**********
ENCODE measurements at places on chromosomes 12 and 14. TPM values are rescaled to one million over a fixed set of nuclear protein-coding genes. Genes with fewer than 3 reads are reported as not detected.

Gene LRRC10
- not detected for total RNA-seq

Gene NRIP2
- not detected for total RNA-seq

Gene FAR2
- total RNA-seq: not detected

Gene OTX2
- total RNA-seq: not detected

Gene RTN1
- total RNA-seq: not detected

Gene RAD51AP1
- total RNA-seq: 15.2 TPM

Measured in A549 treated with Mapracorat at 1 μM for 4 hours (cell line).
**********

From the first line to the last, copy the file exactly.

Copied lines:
ENCODE measurements at places on chromosomes 12 and 14. TPM values are rescaled to one million over a fixed set of nuclear protein-coding genes. Genes with fewer than 3 reads are reported as not detected.

Gene LRRC10
- not detected for total RNA-seq

Gene NRIP2
- not detected for total RNA-seq

Gene FAR2
- total RNA-seq: not detected

Gene OTX2
- total RNA-seq: not detected

Gene RTN1
- total RNA-seq: not detected

Gene RAD51AP1
- total RNA-seq: 15.2 TPM

Measured in A549 treated with Mapracorat at 1 μM for 4 hours (cell line).